6. Speaking of words you hate: get over it. Understanding the business model may require you to learn some terms to which you don’t immediately cotton. BFD. Since when are journalists allowed to back away from language they don’t instantly understand? That was never the deal. If you report on corporate finance, you can’t say: don’t give me this debt-to-equity bullshit. No way. It’s your job to understand what is meant by these terms. That requirement doesn’t disappear just because it’s your own business at stake.

7. When I see journalists throw up their hands at new media or Silicon Valley “buzzwords,” I smile. Because my students aren’t permitted to do that, and they’re going to eat your lunch. I teach them to find out what terms like pivot, native advertising, microtargeting, value-added and, yes, “vertical integration” mean. They aren’t allowed to cry “buzzword!” unless they understand what was originally intended by the phrase before it was degraded by overuse or picked up by poseurs. If they blanche at the word “brand” I make fun of them.

8. “Product” is one of those terms. What technology people mean by product is something editorial types have to learn. Product is the built thing that users actually interact with, which includes the front-end technology, the editorial content, any ads or commercial material that users encounter, plus the experience of using the thing. It’s all that. When Steve Jobs said design is not how it looks, design is how it works… he was talking about products.

9. In tech, “what should the product be?” is a hard question, and the answer is constantly shifting as technology advances, platforms rise and fall, and user behavior shifts. What works keeps changing, so you have to keep asking yourself “what should the product be?” For journalists, “what should the product be?” is an easy question to answer. The product should be great journalism! Break news, lead the pack on big stories, find brilliant writers and pay them so they don’t go to someone else. That’s how you make a great product. It’s hard to do, but easy to define.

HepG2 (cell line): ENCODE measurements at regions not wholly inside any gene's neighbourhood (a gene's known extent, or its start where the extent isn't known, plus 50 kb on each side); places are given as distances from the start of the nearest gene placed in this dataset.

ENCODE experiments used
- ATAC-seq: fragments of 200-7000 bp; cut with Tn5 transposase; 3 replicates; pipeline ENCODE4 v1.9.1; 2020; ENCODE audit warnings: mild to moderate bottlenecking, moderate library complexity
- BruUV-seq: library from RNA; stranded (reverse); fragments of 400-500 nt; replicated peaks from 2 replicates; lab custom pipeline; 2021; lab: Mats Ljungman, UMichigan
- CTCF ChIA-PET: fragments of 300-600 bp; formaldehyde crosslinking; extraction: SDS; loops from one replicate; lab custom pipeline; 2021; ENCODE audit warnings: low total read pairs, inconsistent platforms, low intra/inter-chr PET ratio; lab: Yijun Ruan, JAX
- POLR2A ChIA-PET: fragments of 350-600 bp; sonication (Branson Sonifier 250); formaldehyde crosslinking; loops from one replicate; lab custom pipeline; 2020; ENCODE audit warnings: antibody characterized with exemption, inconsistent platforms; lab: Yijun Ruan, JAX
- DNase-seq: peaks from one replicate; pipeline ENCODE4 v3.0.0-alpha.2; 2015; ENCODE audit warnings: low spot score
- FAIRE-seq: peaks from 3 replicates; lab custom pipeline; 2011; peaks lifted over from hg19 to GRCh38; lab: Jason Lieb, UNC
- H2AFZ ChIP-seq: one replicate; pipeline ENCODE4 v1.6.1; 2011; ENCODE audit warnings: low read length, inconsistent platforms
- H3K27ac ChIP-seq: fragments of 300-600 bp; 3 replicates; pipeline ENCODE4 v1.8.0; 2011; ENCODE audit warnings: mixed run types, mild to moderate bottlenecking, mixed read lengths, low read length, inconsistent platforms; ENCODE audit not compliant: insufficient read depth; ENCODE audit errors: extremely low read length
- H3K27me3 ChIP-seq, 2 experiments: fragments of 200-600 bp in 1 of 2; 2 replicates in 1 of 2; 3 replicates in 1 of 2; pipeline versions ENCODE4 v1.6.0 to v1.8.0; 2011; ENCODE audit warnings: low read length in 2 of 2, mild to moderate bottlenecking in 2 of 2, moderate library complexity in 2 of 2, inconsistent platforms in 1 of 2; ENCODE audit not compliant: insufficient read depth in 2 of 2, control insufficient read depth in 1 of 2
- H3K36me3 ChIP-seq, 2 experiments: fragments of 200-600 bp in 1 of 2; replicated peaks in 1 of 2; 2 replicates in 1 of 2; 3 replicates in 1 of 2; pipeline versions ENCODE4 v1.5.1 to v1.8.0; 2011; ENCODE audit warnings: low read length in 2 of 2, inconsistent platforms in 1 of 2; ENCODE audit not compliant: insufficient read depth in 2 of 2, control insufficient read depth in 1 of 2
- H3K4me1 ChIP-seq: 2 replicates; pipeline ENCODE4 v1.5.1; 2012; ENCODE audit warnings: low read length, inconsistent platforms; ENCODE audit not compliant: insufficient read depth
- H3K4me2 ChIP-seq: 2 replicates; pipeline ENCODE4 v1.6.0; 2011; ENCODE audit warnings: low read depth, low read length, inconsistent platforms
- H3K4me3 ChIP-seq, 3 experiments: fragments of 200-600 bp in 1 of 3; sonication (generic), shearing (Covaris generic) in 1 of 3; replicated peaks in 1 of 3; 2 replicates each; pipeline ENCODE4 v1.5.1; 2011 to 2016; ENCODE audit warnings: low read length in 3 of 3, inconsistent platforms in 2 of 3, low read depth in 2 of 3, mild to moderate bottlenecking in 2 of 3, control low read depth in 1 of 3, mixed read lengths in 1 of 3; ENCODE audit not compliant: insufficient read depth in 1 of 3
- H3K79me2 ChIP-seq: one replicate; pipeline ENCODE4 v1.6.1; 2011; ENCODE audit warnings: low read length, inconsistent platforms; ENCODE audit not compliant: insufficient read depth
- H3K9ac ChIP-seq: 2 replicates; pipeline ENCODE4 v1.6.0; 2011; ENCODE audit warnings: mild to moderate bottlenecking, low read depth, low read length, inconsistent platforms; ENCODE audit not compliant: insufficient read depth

10. Make fun of Buzzfeed and Vox all you want (though I would advise against it.) One thing those companies have accomplished: everyone is on the same page about product. This is a huge advantage for them. For if the tech people keep using “product” the way they define it, and the journalism people hear it the way they understand it, the news organization that employs those people will eventually come to grief. So if you work in a company like that, I have a link for you.

11. There is a person who is supposed to prevent that. Traditionally, that person is called “the editor.” Nothing has yet been invented to take The Editor’s place, so if your site doesn’t have one — which is said to be the case at boston.com — your site is dysfunctional. Most people think The Editor’s job is to hire, fire and supervise the editorial staff, set standards, direct coverage and be the final word on what is published. And that’s correct, but there is more.

12. The Editor has to come to a clear agreement with the publisher and commercial staff on: a.) what the business model is, meaning: how are we going to sustain ourselves and grow? b.) exactly how — in that model — the editorial team creates value for the business, and c.) the zone of independence the editorial team will need to meet those expectations. Not only does The Editor have to secure that agreement, he or she must agree with it, as well. And be able to explain it to anyone who asks. There can never be a situation where The Editor doesn’t know what the business model is, doesn’t accept it as appropriate and doable, or can’t articulate it. A situation like that cannot last, as Franklin Foer of the New Republic learned this month.